With mounting concerns over crime in Albuquerque, a city councilor has announced a new initiative: bicycle officers will start patrolling Central Avenue in southeast Albuquerque.
This move is about two years in the making after City Councilor Pat Davis and the Keller administration first announced bike officers would be coming to Central. Now, you’ll finally start to see them. Where you see them, however, will depend on what’s going on.
This team of six is assigned to address community problems that don’t always end with an arrest, getting ahead of crime, but also able to respond to incidents.
Their first task is to patrol the problematic area of Central and Wyoming. Although, you’ll see them all along the Route 66 corridor in southeast Albuquerque, talking to business owners, people on the street, making connections and arrests.
“If you live in southeast Albuquerque, particularly in the International District that’s been plagued by gun violence, particularly in Nob Hill where our business owners have been asking for help, I think the answer is this is something that was in place before these incidents in the last few weeks. It took more than a year for us to the plan together and to get it done,” said Councilor Davis.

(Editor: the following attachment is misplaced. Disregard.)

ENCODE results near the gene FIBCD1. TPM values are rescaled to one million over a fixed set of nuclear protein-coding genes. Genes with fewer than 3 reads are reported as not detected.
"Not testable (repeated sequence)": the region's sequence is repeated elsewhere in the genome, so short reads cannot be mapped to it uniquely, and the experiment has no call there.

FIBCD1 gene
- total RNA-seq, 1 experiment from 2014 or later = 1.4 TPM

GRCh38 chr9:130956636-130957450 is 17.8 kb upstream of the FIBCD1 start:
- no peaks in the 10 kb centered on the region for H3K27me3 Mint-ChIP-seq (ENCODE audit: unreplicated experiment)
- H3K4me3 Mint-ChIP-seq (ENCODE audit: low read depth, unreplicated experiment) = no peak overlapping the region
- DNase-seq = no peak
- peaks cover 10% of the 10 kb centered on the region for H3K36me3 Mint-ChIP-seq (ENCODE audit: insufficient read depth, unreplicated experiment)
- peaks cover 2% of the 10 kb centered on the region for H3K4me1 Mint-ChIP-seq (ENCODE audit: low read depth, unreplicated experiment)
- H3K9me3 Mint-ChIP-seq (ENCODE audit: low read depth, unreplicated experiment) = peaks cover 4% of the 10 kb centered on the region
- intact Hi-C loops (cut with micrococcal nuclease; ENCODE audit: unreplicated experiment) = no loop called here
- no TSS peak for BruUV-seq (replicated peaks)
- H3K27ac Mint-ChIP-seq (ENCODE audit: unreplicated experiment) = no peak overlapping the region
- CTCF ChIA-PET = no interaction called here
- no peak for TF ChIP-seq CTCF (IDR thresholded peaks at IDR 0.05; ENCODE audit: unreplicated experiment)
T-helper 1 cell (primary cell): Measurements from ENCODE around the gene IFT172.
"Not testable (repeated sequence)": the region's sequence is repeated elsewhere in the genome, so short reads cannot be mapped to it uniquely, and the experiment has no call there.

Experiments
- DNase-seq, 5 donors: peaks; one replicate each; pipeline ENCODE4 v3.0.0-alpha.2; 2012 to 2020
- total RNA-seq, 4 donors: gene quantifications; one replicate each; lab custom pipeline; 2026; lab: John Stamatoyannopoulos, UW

They are working 10 a.m. to 8 p.m. shifts Wednesday through Saturday. The goal is to get more officers on bikes doing this.
A big reason why it took so long to get this team going was low staffing. However, Councilor Davis says as of last week, APD has 955 sworn officers which is a major turnaround from just two years ago.
Businesses in Nob Hill have been complaining due to the lack of police presence in the area and the escalating break-ins in there. New Mexico State Police also started patrolling more along Central over the weekend.
“The criminals in this area are just getting ridiculously out of hand,” Robert Steinberg, who owns Stone Mountain Bead Gallery on Central near Morningside, said.
He’s spent the last 27 years in Nob Hill, but says no years have been as concerning as the last few. Wednesday morning around 8 a.m., he says, a man tried to break into his shop. He didn’t get in, thankfully, but still did some damage.
“This used to be a really nice, safe, quiet, peaceful, hip area, and just more and more it seems like the criminal element’s taking over,” Steinberg said.
The perp symbolizes the bigger problem of crime in the area, affecting both people and businesses.
“We need a lot more police officers in Nob Hill, and most important, we need judges that lock people up that are career criminals,” he said.
Steve Weinstein is one of the bicycle officers who is assigned to southeast Albuquerque.
“For instance, yesterday…we saw someone sitting in an alley. My partner and I were able to ride right up to him and just have an open conversation with him,” Weinstein explained.
Steinberg says he’s anxious to see the presence of officers like Weinstein, pay off.
“Sure it’s in the right direction, but I think we need even more,” Steinberg said.